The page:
The author of this site sent several recommendations to SMUD to be considered as alternatives to the proposed rate increase in the CEO and GM’s report. On June 17, 2015, the day before the scheduled meeting which was to include the hearing required by the Public Utilities Code, Municipal Utility District Act, the author sent a specific proposal to be considered at the hearing.
The relevant sections of the Public Utilities Code are found here. They are section 14401 through 14403.5.
The author’s June 17 recommendation can be downloaded here:
During the June 18, 2015 meeting SMUD held a hearing as required by section 14403 of the Public Utilities Code. The video of that hearing is here.
The author spoke during the hearing from 2:46 to 8:20 in this video.
The author’s regular public comments are from 10:29 to 13:33.
As required by SMUD ordinance 15-1, there was a court reporter present at the hearing to transcribe the hearing. At one point SMUD had the transcript of this hearing available on its website, but it took that transcript down months ago and has refused to put it back up on the website despite multiple requests in writing and at Board of Directors meetings.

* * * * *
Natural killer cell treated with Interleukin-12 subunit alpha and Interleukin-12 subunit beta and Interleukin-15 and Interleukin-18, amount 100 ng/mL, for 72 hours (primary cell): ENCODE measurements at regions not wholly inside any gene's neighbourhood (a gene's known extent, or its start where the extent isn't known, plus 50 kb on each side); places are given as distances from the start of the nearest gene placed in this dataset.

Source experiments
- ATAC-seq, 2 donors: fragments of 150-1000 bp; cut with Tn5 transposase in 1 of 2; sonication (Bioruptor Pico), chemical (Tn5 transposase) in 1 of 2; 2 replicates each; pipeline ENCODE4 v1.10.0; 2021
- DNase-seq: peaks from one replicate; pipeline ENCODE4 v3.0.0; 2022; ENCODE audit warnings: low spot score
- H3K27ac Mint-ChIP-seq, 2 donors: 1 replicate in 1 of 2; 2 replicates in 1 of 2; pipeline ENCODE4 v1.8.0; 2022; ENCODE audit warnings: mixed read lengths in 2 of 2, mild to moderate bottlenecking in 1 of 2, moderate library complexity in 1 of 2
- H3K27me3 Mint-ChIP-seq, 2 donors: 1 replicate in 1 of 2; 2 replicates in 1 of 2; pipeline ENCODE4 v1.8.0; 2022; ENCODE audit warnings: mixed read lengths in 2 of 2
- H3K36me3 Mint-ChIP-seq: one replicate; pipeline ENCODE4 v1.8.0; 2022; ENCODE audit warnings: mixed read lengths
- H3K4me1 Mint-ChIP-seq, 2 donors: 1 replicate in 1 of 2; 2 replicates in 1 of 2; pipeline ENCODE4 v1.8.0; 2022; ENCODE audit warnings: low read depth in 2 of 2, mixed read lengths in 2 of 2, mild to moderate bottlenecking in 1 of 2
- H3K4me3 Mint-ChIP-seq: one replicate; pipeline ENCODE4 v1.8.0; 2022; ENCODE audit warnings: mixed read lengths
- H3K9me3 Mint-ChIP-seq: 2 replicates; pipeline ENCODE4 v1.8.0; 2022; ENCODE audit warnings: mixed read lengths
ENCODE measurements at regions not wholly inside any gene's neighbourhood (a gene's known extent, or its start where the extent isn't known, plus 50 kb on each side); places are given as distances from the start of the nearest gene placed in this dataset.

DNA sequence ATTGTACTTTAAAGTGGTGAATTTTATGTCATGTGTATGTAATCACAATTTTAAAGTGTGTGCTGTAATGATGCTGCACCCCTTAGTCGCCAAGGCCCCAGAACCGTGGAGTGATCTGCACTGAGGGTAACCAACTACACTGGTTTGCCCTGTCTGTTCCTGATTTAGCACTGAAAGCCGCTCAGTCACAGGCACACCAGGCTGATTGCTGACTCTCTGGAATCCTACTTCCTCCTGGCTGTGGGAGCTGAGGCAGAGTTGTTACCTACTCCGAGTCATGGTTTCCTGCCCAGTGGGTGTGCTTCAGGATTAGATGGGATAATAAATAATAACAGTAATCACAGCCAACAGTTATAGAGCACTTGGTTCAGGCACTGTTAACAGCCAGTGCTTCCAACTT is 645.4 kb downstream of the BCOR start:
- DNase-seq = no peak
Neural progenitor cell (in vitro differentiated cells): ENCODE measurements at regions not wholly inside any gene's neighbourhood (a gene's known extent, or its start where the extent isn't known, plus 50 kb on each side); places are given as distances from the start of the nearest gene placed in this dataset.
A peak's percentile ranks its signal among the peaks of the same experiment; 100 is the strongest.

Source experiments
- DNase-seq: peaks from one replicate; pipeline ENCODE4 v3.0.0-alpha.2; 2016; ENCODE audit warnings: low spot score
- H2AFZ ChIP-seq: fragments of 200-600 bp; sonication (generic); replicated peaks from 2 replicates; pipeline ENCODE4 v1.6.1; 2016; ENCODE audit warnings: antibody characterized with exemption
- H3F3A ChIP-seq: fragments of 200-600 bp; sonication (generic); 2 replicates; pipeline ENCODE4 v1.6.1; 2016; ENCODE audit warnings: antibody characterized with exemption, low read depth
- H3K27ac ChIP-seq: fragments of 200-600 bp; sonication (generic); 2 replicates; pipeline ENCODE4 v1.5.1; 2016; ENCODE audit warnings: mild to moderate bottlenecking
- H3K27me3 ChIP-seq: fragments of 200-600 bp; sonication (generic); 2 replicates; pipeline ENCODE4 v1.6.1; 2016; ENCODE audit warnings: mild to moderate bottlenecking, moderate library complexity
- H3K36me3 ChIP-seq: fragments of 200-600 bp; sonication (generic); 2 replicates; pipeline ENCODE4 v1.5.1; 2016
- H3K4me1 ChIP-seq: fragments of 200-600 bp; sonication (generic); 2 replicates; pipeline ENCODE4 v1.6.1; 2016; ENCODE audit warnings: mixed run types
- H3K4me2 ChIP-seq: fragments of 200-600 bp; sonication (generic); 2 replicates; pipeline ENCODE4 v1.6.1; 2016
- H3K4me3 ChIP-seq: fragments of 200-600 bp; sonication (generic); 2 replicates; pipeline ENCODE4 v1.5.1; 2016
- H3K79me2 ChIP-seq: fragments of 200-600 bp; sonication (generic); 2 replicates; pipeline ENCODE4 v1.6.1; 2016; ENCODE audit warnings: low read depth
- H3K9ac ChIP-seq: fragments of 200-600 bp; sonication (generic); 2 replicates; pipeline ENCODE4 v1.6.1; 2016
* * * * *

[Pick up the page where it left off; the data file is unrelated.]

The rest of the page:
The author’s proposal was for a larger rate increase than CEO and GM Arlen Orchard had proposed. The extra money was to be used to give a new analog electric meter to each customer who requests one after SMUD notifies its customers of the information in paragraph C) of my proposal via the means and channels on paragraph B) of my proposal.
Check out the nonsense from Board President Rob Kerth and the usual Federal Communications Commission (FCC) “pass the buck” defense by Director Bill Slaton.
You can download the transcript of the hearing here:
The author’s alternative recommendation is shown on pages 17 – 21.
On the date of that meeting but after the hearing had concluded the Board of Directors approved Resolution 15-06-08.
As you will see that Resolution “considered” three alternative recommendations that members of the public had submitted. These are in paragraphs 13 through 15 on pages 19 – 21. SMUD referred to them as “ALTERNATIVE RECOMMENDATION 1”, 2 and 3.
The Public Utilities Code, MUD Act, Section 14403.5 says: